Moon Phase Coasters

We drink a lot in this household. I don’t mean we are alcoholics. We are just a thirsty bunch. Tea, coffee, water, energy drinks, soda, milk, lemonade, hot chocolate, and even whiskey and wine, there is an endless parade of beverages through the house. Besides keeping us busy with cleaning mugs, cups and glasses, our constant hydration means we need lots and lots of coasters, especially since the beginning of the Covid-19 pandemic when we’ve been housebound.

Years ago I made a couple of coasters from linen scraps. And then I put together a couple more when I was taking pictures for Sew Witchy. With four total not being near enough to protect furniture from water circles and scorch marks, I set out to make more.

Continue reading Moon Phase Coasters

Copy and Paste Research

When I was working on Sew Witchy, I did a lot of research. Like a lot. During that research, I consulted a book called Dictionary of Superstitions by David Pickering. It had a lot of information on sewing and clothing superstitions. What it didn’t have, though, was any sourcing on where these superstitions were sourced from. When I turned to the internet to try to verify the information, all I found was rampant copy and paste. Websites would quote information about not giving scissors as presents or being tools against witchcraft. The majority of these didn’t so much quote the book as offer up the information wholesale without attribution.

This didn’t really surprise me. From my first web searches for pagan and witchcraft information, I discovered that original scholarship tends to be limited when it comes to the internet. There are hundreds of pages devoted to topics like herbal magic, color correspondences, deity information, etc., and often those pages will offer up the same information, either verbatim or slightly rearranged.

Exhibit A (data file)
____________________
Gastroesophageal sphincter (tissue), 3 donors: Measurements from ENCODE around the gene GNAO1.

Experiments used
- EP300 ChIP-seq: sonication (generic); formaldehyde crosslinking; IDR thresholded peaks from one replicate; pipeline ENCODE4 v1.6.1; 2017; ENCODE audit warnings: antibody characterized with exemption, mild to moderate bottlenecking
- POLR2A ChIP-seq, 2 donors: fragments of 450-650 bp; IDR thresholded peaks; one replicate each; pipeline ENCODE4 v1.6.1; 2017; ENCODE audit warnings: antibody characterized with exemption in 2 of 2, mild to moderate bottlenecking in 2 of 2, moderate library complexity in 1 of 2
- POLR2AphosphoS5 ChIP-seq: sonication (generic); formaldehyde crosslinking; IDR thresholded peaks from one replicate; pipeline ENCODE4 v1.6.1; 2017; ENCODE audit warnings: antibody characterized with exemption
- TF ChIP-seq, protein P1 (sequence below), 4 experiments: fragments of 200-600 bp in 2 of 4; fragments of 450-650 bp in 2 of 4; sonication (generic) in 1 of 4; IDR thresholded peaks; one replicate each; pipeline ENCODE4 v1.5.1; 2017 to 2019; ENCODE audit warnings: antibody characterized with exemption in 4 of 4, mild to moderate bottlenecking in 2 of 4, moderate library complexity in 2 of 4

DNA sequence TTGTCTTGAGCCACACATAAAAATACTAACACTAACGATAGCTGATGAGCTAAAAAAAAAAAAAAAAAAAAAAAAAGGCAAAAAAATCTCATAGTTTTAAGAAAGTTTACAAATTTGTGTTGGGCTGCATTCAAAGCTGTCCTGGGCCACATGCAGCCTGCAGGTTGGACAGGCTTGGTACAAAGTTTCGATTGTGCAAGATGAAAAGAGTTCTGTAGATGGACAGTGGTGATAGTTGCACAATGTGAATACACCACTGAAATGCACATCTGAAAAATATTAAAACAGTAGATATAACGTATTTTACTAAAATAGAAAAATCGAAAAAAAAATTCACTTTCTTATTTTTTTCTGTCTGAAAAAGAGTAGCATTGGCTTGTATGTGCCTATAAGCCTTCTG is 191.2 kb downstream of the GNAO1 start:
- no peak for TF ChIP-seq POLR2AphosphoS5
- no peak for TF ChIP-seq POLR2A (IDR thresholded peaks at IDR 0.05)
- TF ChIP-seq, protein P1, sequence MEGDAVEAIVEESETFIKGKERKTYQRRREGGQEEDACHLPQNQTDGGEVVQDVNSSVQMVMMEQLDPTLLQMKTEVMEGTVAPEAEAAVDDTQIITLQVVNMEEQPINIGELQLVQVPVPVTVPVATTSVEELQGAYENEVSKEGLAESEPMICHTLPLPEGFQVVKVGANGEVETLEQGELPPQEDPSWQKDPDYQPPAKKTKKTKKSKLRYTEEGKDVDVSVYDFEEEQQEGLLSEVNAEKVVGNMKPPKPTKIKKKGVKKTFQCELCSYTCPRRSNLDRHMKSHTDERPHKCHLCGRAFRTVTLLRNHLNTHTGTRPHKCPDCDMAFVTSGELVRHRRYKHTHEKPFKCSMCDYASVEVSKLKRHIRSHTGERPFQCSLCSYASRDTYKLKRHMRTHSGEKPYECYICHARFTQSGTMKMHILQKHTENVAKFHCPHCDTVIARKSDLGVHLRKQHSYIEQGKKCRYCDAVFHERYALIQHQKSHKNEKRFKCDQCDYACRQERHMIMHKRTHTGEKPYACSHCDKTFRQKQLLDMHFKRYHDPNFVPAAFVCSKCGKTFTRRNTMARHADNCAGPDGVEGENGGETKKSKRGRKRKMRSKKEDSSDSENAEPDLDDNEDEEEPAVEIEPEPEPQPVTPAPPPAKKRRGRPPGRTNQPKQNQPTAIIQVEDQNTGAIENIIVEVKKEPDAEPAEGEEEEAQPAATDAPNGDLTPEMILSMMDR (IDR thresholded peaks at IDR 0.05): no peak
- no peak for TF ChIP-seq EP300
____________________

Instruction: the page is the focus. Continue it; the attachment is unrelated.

In the end it didn’t matter, as I ended up not using any of the information from Pickering’s book in mine. Sew Witchy is my first non-fiction, first sewing and first pagan/witchcraft book. I wanted to make sure my information was well researched and solidly supported, preferably by multiple sources.

I’m now in the research stage for another pagan book and I’m finding myself running into this issue again. While researching the topic of magical houseplants I come across the same list of herbs with the same information cribbed from Cunningham’s Encyclopedia of Magical Herbs. I understand why. The book is a solid reference tome for herbal magic. But I can’t wonder if a reliance on it and other books that were published in the past haven’t stifled more research. There are huge gaps in Cunningham’s that could be addressed by practicing witches and pagans. (This current book isn’t focused on herbal magick, which is why I am looking to others for information.)

I’ve got a handful of pagan herbal books requested through inter-library loan that are on their way to me. They may contain expanded and more contemporary information. I can’t help but wish that that information would find its way to the internet, however, as not everyone has access to these books. Granted, I am writing my own book to be published and the information therein will be made similarly unavailable to a portion of pagans that might want it. The issue is complicated and not suited to a short blog post.

Perhaps twenty years from now I’ll search whatever the internet is at that time and find passages from Sew Witchy pasted on blogs and on small witch wikis.